Personal Cybersecurity #3: Daily news

What you need to know for your personal cyber security life… 

Third in a series of daily current and topical computer threats that may affect your online, or even offline, digital and real life. 

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Documents and plans relating to the F-35 Joint Strike Fighter have been recovered from shipping containers destined for Iran
JANUARY 15, 2014

THE secret plans for America’s – and Australia’s – next stealth fighter have been recovered from boxes labelled “household goods” on their way to Iran.
It’s just the latest scare for the troubled multi-billion dollar Joint Strike Fighter F-35 Lightning II program.
It’s turned out to be the most expensive defence program in history, costing about $400 billion so far. Tens of more billions are expected to be spent in ironing out the many problems with its ultra-advanced electronics.
Mozaffar Khazaee was arrested last week as he attempted to board a flight to Germany which then went to Iran. The 44 boxes had been forwarded a week earlier via a shipping company.
The secret material found within included “sensitive technical manuals, specification sheets, and other proprietary material”, according to a US Homeland Security affidavit.
The thousands of pages were bundled within dozens of manuals and binders. The packaging note described them as “books and college-related items”.


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UK critical infrastructure at risk from SCADA security flaw

By Alastair Stevenson
16 Jan 2014

The Industrial Control Systems Cyber Emergency Response Team (ICS-CERT) has called for businesses involved in critical infrastructure to be extra vigilant as it investigates a potential critical flaw in a commonly used SCADA system.

ICS-CERT issued the warning in a security advisory after security researcher Luigi Auriemma uncovered a vulnerability that left many of the world’s SCADA systems at risk.

“ICS-CERT is aware of a public report of a buffer overflow vulnerability with proof-of-concept (PoC) exploit code affecting Ecava IntegraXor, a supervisory control and data acquisition/human-machine interface (SCADA/HMI) product,” said the advisory.

“IntegraXor is currently used in several areas of process control in 38 countries with the largest installation based in the United Kingdom, United States, Australia, Poland, Canada, and Estonia. ICS-CERT recommends that users take defensive measures to minimise the risk of exploitation of these vulnerabilities.”


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ATMs Face Deadline to Upgrade From Windows XP

By Nick Summers
January 16, 2014

One-dollar bills. Envelope-free deposits. Stamp dispensers. These are a few of the features that Wells Fargo (WFC), Bank of America (BAC), JPMorgan Chase (JPM), and other banks tout as the latest and greatest features of their fleets of ATMs. It’s hardly stuff to set the heart racing.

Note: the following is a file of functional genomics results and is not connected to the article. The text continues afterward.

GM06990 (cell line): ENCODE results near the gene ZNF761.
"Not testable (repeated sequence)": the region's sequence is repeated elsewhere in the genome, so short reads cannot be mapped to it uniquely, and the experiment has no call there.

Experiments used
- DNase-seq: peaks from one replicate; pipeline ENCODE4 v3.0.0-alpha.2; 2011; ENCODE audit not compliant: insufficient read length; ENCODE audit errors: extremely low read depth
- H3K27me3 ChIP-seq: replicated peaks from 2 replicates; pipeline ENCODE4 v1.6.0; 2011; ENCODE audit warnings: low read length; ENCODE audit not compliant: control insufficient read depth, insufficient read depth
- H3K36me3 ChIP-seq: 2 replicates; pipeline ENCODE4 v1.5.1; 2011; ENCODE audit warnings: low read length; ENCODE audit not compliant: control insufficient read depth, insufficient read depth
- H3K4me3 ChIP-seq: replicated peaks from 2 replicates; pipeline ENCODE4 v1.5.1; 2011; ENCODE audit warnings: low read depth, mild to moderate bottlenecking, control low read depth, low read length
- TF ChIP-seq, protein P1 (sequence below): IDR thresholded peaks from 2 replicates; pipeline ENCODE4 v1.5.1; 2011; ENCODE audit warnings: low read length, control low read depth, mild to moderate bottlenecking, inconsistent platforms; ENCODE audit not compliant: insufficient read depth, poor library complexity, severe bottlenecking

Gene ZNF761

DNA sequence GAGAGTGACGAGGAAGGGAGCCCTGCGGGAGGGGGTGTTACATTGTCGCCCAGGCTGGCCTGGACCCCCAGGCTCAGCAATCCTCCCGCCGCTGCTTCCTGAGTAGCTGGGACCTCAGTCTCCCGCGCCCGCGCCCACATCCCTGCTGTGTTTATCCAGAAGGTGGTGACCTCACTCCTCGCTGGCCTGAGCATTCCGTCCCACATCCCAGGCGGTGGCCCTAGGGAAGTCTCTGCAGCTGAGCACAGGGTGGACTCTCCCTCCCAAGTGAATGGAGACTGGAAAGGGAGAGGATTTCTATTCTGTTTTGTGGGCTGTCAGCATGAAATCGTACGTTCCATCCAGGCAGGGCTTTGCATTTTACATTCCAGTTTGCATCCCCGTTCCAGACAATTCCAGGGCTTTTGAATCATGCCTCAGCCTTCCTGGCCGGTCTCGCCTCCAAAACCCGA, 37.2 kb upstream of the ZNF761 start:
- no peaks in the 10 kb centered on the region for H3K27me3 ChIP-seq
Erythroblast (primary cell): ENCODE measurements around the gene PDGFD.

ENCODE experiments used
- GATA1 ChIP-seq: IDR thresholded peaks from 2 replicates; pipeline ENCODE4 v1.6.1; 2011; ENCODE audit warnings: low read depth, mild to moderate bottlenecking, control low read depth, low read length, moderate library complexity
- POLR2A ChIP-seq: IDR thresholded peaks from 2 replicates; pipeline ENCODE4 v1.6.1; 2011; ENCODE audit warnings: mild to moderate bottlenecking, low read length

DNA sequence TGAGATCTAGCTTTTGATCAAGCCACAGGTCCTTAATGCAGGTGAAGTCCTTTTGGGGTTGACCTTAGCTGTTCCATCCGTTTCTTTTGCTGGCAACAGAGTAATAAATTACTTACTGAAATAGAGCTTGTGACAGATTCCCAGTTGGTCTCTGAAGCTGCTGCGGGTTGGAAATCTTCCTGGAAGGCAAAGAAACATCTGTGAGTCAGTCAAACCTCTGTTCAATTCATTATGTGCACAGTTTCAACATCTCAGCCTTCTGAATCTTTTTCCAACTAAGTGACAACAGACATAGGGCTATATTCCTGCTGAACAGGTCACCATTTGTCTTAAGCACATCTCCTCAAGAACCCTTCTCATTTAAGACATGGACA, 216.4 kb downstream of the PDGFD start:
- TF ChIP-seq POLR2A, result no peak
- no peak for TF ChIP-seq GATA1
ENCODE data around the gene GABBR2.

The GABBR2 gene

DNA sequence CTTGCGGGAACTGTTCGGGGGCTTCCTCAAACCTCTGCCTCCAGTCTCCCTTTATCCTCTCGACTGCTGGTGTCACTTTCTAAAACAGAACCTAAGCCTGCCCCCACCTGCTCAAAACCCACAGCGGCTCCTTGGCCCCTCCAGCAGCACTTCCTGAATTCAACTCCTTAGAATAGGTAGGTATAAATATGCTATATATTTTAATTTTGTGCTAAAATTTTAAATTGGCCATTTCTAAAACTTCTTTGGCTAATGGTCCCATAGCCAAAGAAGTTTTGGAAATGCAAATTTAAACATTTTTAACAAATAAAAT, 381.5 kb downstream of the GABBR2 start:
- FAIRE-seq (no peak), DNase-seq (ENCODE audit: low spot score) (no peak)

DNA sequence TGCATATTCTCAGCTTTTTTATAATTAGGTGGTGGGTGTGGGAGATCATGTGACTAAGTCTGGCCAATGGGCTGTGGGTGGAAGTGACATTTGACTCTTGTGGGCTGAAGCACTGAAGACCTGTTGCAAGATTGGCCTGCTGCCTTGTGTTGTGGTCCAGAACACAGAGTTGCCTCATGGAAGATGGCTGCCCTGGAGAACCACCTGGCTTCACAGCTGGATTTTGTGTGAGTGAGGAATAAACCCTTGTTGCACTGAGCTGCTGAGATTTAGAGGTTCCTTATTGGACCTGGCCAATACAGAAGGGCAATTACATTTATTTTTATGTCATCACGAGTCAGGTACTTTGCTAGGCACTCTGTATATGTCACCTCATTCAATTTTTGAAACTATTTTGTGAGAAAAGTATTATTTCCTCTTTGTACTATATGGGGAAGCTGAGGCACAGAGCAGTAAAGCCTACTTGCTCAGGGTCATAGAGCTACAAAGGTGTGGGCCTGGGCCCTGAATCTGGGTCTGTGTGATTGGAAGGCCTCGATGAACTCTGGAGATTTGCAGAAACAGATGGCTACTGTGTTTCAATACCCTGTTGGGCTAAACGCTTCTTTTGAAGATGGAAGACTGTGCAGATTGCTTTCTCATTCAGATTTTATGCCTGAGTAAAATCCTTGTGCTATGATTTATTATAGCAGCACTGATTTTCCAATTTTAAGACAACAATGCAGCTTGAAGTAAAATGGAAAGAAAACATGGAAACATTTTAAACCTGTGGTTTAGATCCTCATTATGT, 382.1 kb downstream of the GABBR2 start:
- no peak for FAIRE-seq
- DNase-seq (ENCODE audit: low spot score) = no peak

When ATMs were introduced more than 40 years ago, they were considered advanced technology. Today, not so much. There are 420,000 ATMs in the U.S., and on April 8, a deadline looms for nearly all of them that underscores how sluggishly the nation’s cash delivery system moves forward. That’s the day Microsoft (MSFT) cuts off tech support for Windows XP, meaning that ATMs running the software will no longer receive regular security patches and won’t be in compliance with industry standards. Most machines that get upgraded will shift to Windows 7, an operating system that became available in October 2009. (Some companies get a bit of a reprieve: For ATMs using a stripped-down version of XP known as Windows XP Embedded, which is less susceptible to viruses, Microsoft support lasts until early 2016.)

Inside every ATM casing is a computer, and like all such devices, each one runs on an OS. Microsoft’s 12-year-old Windows XP dominates the ATM market, powering more than 95 percent of the world’s machines and a similar percentage in the U.S., according to Robert Johnston, a marketing director at NCR (NCR), the largest ATM supplier in the U.S.

The many offshoots of the country’s jumbled ATM network, ranging from convenience stores that operate a single antiquated cash machine to national banks that oversee tens of thousands of terminals, are feeling the deadline in different ways, says Suzanne Cluckey, the editor of ATM Marketplace, a news site that serves the industry. More advanced ATM fleets can do the update over their networks. Older ATMs must be upgraded one by one or even replaced entirely if they don’t have enough computing power to run the newer, more demanding software. “My bank operates an ATM that looks like it must be 20 years old, and there’s no way that it can support Windows 7,” says Cluckey. “A lot of ATMs will have to either have their components upgraded or be discarded altogether and sold into the aftermarket—or just junked.”

Aravinda Korala, chief executive officer of ATM software provider KAL, says he expects only 15 percent of bank ATMs in the U.S. to be on Windows 7 by the April deadline. “The ATM world is not really ready, and that’s not unusual,” he says. “ATMs move more slowly than PCs.” While ATMs seem to be everywhere, their total number—an estimated 3 million worldwide, according to consulting firm Retail Banking Research—isn’t very many compared with the global base of Windows users. As a rule, security patches that directly affect the machines might be issued only once a quarter, Korala says.